Palace execs take conflicting stands on Charter change-A A +A
Tuesday, July 10, 2012
PALACE officials have taken conflicting stand on the issue of amending some provisions of the 25-year-old Constitution.
Presidential adviser on political affairs Ronald Llamas said earlier Tuesday that Malacañang is open to amending the Constitution only if the proposals would fit with the administration's reform agenda.
But Budget Secretary Florencio Abad denied that President Benigno Aquino III has changed his position on Charter change.
Llamas said the Chief Executive would probably give his nod to Charter change especially if he sees the proposed measures helpful in achieving government's reform objectives.
"If they fit with President's reform agenda, and are necessary, then they can be considered," Llamas said.
He said the administration is entertaining the possibility of amending 1987 Constitution, but said "any proposal must undergo rigorous evaluation and must be shown to be in line with and indispensable towards achieving the administration's reform objectives."
Llamas said Charter change cannot simply be about change for its own sake but specific proposals will have to be assessed and evaluated.
"Well, if you go by the President's position on this, I don't think it has really changed. He doesn’t consider charter change a priority," Abad said in response to Llamas's statement.
Abad cited surveys conducted by the business community and independent pollsters, which ranked Charter change "very low" in the list of reforms that need to be implemented by the government.
"The President wants to focus in those areas, which have been clearly and emphatically identified by the people and the business community as areas that need urgent changes like corruption, the problem of poverty, you know, the problem of red tape," he said, adding that those are the things that currently preoccupy Aquino's mind.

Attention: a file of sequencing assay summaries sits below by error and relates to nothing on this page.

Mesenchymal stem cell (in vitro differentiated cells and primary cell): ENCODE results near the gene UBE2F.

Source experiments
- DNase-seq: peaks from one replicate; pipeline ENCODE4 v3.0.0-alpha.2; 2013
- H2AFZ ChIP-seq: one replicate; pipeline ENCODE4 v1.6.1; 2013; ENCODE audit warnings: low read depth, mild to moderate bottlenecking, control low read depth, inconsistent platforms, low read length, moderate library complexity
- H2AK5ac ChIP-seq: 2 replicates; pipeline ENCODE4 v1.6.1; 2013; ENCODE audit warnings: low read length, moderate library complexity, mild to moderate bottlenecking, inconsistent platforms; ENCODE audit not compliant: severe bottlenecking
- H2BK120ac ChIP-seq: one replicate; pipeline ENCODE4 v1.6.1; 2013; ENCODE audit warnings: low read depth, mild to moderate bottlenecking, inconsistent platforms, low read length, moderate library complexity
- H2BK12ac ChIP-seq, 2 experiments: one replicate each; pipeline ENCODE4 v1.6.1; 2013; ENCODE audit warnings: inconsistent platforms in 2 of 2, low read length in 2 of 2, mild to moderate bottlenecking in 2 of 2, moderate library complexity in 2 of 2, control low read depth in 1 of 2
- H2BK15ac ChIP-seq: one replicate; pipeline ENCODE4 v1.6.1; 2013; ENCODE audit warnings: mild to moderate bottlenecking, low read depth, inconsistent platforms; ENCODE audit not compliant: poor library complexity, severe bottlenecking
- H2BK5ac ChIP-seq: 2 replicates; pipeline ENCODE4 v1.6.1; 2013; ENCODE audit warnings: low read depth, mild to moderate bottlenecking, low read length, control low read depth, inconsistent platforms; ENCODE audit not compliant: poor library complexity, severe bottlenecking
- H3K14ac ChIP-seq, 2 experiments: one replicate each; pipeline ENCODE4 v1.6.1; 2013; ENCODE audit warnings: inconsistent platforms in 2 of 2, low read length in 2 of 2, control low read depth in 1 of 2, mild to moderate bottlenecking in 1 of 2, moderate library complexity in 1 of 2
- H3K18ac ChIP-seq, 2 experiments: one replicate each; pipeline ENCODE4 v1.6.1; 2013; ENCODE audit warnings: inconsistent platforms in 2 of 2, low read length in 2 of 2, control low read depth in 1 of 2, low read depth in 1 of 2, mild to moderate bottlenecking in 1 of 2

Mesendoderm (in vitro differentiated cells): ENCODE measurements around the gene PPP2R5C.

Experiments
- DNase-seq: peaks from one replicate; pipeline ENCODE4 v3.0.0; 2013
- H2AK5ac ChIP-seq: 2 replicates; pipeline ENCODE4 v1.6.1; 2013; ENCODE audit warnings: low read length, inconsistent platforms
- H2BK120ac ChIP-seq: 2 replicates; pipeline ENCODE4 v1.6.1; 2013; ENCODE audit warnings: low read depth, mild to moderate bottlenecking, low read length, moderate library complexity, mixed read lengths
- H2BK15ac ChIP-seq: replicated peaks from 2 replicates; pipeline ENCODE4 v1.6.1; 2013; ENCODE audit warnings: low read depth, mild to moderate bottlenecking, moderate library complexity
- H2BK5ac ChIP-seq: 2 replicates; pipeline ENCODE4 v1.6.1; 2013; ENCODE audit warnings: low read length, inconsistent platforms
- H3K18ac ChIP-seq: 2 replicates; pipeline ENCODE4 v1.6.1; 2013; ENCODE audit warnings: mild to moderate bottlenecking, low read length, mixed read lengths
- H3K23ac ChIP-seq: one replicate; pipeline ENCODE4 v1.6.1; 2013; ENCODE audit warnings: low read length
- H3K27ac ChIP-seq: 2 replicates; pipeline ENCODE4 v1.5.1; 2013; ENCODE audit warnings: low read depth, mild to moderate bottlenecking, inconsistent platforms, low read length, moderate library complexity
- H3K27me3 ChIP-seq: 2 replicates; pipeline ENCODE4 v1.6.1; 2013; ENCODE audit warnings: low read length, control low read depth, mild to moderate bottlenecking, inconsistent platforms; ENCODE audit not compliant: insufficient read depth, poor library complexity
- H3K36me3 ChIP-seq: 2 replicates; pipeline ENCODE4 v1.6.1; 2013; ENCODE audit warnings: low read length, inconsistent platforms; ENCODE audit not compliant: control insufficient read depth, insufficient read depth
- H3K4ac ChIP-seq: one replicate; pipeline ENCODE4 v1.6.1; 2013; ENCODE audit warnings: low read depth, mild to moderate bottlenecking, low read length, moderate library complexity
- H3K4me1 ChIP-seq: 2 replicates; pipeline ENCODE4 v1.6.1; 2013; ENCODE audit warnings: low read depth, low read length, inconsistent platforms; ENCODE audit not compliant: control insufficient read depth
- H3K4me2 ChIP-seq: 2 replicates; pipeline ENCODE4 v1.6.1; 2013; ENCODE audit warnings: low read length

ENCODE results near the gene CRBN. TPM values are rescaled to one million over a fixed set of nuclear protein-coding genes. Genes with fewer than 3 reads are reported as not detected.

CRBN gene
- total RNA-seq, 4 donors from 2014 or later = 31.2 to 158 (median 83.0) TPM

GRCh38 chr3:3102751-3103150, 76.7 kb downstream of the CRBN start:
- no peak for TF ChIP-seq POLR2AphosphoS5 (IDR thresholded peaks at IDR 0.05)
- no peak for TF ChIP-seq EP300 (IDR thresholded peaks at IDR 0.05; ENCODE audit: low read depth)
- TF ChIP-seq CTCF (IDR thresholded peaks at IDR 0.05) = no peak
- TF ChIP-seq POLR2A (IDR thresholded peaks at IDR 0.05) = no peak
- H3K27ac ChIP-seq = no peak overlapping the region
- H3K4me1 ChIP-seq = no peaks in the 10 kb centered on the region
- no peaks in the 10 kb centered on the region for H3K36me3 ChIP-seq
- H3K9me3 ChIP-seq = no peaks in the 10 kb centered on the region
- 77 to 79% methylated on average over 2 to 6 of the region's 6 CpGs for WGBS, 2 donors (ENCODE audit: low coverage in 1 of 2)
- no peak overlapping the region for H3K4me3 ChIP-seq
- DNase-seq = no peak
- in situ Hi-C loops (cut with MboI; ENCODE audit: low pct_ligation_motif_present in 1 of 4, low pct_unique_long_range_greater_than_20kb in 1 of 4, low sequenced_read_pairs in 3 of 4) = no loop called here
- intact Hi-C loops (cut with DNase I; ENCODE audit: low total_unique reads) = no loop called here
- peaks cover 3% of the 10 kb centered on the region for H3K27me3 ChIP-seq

"I don't know if Secretary Llamas has, you know, has been interpreted correctly in the way he responded to you. But insofar as we're concerned, the President's position on this issue has not changed," Abad said.
Asked if the President is inclined to House Speaker Feleciano Belmonte Jr. and Senate President Juan Ponce Enrile regarding their views on Charter change, Abad said, "There will be an occasion for that after the Congress resumes its session and we will have to meet for the Ledac."
He said the Legislative-Executive Development Advisory Council will be the avenue by which the Senate, the Congress, and the Executive can agree on priority legislations.
The Senate President proposed earlier to amend the Constitution to allow the increase in military spending and enable the country to deal better with security issues such as defending the Philippine territorial waters in the West Philippines Sea.
Belmonte, on the other hand, said the House of Representatives would only be amenable to amending the Constitution's economic provisions and will not entertain political amendments.
Several lawmakers believed that Congress does not have enough time to discuss Charter change due to budget deliberations and the upcoming 2013 midterm elections.
But Belmonte is positive to push for Constitutional amendment, saying all they need is Aquino's blessings.
Aquino earlier said that amending the Constitution is not a priority of his administration. Deputy presidential spokesperson Abigail Valte said this position remains the same.
Llamas, meanwhile, said the controversial Reproductive Health (RH) bill remains a priority legislation of the administration.
He said while the Freedom of Information is still not a priority bill, it is likewise high on the list of measures being given serious study and consideration. (Jill Beltran/Sunnex)